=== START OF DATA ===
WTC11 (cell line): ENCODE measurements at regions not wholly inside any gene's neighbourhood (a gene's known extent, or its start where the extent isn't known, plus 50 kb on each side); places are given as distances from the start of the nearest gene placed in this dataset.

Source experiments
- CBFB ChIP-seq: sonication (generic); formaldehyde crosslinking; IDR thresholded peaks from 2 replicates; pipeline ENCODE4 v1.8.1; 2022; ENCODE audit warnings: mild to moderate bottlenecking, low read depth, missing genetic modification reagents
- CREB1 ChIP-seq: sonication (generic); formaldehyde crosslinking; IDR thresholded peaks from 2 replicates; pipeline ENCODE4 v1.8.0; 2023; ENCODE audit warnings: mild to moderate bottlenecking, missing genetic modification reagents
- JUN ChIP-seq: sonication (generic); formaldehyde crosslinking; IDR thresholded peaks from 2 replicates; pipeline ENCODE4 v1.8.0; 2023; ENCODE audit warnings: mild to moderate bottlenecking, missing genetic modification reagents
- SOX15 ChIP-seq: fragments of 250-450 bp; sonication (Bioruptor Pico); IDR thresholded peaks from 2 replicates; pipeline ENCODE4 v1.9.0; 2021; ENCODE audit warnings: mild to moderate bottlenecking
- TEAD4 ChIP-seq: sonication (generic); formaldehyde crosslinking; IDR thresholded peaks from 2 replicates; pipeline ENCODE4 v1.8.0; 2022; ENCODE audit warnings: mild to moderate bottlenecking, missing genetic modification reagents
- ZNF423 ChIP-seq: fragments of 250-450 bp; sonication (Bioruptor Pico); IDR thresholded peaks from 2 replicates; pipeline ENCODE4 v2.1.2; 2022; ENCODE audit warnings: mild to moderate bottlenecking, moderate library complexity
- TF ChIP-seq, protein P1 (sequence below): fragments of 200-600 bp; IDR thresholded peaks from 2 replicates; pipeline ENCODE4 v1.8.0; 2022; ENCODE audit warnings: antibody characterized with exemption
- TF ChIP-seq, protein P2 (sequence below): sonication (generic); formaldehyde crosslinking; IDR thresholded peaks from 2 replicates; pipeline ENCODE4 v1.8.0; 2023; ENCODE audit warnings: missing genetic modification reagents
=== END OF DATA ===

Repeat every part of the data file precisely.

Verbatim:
WTC11 (cell line): ENCODE measurements at regions not wholly inside any gene's neighbourhood (a gene's known extent, or its start where the extent isn't known, plus 50 kb on each side); places are given as distances from the start of the nearest gene placed in this dataset.

Source experiments
- CBFB ChIP-seq: sonication (generic); formaldehyde crosslinking; IDR thresholded peaks from 2 replicates; pipeline ENCODE4 v1.8.1; 2022; ENCODE audit warnings: mild to moderate bottlenecking, low read depth, missing genetic modification reagents
- CREB1 ChIP-seq: sonication (generic); formaldehyde crosslinking; IDR thresholded peaks from 2 replicates; pipeline ENCODE4 v1.8.0; 2023; ENCODE audit warnings: mild to moderate bottlenecking, missing genetic modification reagents
- JUN ChIP-seq: sonication (generic); formaldehyde crosslinking; IDR thresholded peaks from 2 replicates; pipeline ENCODE4 v1.8.0; 2023; ENCODE audit warnings: mild to moderate bottlenecking, missing genetic modification reagents
- SOX15 ChIP-seq: fragments of 250-450 bp; sonication (Bioruptor Pico); IDR thresholded peaks from 2 replicates; pipeline ENCODE4 v1.9.0; 2021; ENCODE audit warnings: mild to moderate bottlenecking
- TEAD4 ChIP-seq: sonication (generic); formaldehyde crosslinking; IDR thresholded peaks from 2 replicates; pipeline ENCODE4 v1.8.0; 2022; ENCODE audit warnings: mild to moderate bottlenecking, missing genetic modification reagents
- ZNF423 ChIP-seq: fragments of 250-450 bp; sonication (Bioruptor Pico); IDR thresholded peaks from 2 replicates; pipeline ENCODE4 v2.1.2; 2022; ENCODE audit warnings: mild to moderate bottlenecking, moderate library complexity
- TF ChIP-seq, protein P1 (sequence below): fragments of 200-600 bp; IDR thresholded peaks from 2 replicates; pipeline ENCODE4 v1.8.0; 2022; ENCODE audit warnings: antibody characterized with exemption
- TF ChIP-seq, protein P2 (sequence below): sonication (generic); formaldehyde crosslinking; IDR thresholded peaks from 2 replicates; pipeline ENCODE4 v1.8.0; 2023; ENCODE audit warnings: missing genetic modification reagents